My favourite memory of Jen so far is the afternoon we spent wandering around Old Las Vegas drinking 99 cent margaritas and eating oversized hot dogs. It was totally awesome, however I’m really looking forward to hanging out with Jen again this year & hopefully making more great memories together that don’t involve questionable meat snacks.

I hope you enjoy Jen’s post as much as I do. Take it away Jen!

I remember when I was twenty and 30 seemed so far away. Now, my 29th birthday is rapidly approaching (less than a month away!) and I actually feel really good about it. I was so lost when I was twenty; just thinking about it makes me shake my head. I wish I could sit myself down and give myself a stern talking to, here’s what I needed to hear:
1. You are beautiful. Truly. You start recognizing this not only about yourself but about everyone else too. It sounds cheesy but it’s so true. I remember that time you cried because you ran into a girl you had known in elementary school and you weren’t wearing makeup. 20-year-old-Jen, give your head a shake girl. You will go MONTHS without wearing makeup and it will be the best damn time of your life.

2. That man-boy you’re dating is an asshole. You know this, and you’ll break up with him soon enough. Borderline abusive, he is damaging your self-esteem, your self-worth, and your relationships with friends and family. After you break up and move out you will have a really tough year. Very tough – you’ll even sleep on the floor for a month since you don’t have a bed and can’t afford to buy one. It’s okay, you’ll work it out and it will be worth it to be rid of him. Trust me.

3. You’re going to be single for a looooong time. You’ll date, you’ll have a pseudo-relationship, and you’ll be fine. But you will be single; I’m talking 7 years of single. You’ll love it, until one day you realize maybe you’re ready. You won’t settle and you won’t seriously date men who aren’t intelligent and kind. Maybe that’s the lesson you took away from the last one.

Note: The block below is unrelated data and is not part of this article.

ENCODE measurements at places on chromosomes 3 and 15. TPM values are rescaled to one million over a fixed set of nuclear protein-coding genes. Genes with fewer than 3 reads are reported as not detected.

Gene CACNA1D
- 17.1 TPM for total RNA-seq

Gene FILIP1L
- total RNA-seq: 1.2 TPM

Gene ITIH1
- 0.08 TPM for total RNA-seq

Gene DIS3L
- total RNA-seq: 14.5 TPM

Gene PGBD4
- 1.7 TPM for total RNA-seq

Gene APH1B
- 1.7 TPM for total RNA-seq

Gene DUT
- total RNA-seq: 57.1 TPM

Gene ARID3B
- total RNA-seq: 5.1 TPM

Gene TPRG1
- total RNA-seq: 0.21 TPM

4. If you hate your job, leave. Yes, it looks good on paper. Yes, you feel very grown-up. Yes, you’re proud of yourself. But guess what? You are miserable. Going home after work and wallowing on the couch while eating ice cream is not healthy. Going out drinking all the time is not healthy. You’ll eventually get it together so don’t put so much pressure on yourself.

5. You also go to university, so stop stressing that you’ll never do that and P.S no one cares if you do or not except you. You ARE smart and stop acting as though you aren’t.

6. Remember that ‘best damn time of your life’ thing? After leaving the job you hate, you move to Central America, then to Eastern Europe and it’s all fabulous. You should have done that earlier.

7. Work on that temper! Being an Aries and a redhead do not help you out in this category, but try. You get much better at controlling it but it still flares up now and then. Keep calm; it’s never the end of the world.

So just know this, 20-year-old Jen, you’re braver than you think and you’re more fragile than you think. You make some pretty stupid mistakes but you also make some pretty good decisions. At 28 you’ll be happier, calmer, slightly wiser, healthier and overall more well-rounded. Just one more thing: laugh more, cry less, hug lots and be thankful for the people who love you.

What would you tell your 20-year old (or younger) self?